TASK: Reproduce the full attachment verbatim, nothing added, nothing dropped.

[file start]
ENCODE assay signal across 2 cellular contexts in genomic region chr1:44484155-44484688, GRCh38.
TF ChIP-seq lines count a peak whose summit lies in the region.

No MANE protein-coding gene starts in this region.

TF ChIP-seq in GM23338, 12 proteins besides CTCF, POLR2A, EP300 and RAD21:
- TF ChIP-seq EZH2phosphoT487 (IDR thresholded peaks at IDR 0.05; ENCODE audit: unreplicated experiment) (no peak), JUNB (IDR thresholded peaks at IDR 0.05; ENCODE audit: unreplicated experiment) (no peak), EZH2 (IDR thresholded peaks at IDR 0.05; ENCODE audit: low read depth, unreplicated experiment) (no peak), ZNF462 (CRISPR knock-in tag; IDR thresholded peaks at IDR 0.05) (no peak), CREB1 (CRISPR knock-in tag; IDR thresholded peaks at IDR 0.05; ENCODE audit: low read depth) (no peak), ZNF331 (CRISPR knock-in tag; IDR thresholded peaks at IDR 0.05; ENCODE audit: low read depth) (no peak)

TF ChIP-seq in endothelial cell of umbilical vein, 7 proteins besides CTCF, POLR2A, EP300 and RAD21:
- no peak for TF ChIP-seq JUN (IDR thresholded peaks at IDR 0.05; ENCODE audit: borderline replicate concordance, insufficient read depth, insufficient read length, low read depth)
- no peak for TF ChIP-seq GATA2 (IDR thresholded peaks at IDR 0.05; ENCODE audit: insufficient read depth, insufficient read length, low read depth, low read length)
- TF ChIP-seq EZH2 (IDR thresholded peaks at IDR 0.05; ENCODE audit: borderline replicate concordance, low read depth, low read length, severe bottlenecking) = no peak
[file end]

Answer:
ENCODE assay signal across 2 cellular contexts in genomic region chr1:44484155-44484688, GRCh38.
TF ChIP-seq lines count a peak whose summit lies in the region.

No MANE protein-coding gene starts in this region.

TF ChIP-seq in GM23338, 12 proteins besides CTCF, POLR2A, EP300 and RAD21:
- TF ChIP-seq EZH2phosphoT487 (IDR thresholded peaks at IDR 0.05; ENCODE audit: unreplicated experiment) (no peak), JUNB (IDR thresholded peaks at IDR 0.05; ENCODE audit: unreplicated experiment) (no peak), EZH2 (IDR thresholded peaks at IDR 0.05; ENCODE audit: low read depth, unreplicated experiment) (no peak), ZNF462 (CRISPR knock-in tag; IDR thresholded peaks at IDR 0.05) (no peak), CREB1 (CRISPR knock-in tag; IDR thresholded peaks at IDR 0.05; ENCODE audit: low read depth) (no peak), ZNF331 (CRISPR knock-in tag; IDR thresholded peaks at IDR 0.05; ENCODE audit: low read depth) (no peak)

TF ChIP-seq in endothelial cell of umbilical vein, 7 proteins besides CTCF, POLR2A, EP300 and RAD21:
- no peak for TF ChIP-seq JUN (IDR thresholded peaks at IDR 0.05; ENCODE audit: borderline replicate concordance, insufficient read depth, insufficient read length, low read depth)
- no peak for TF ChIP-seq GATA2 (IDR thresholded peaks at IDR 0.05; ENCODE audit: insufficient read depth, insufficient read length, low read depth, low read length)
- TF ChIP-seq EZH2 (IDR thresholded peaks at IDR 0.05; ENCODE audit: borderline replicate concordance, low read depth, low read length, severe bottlenecking) = no peak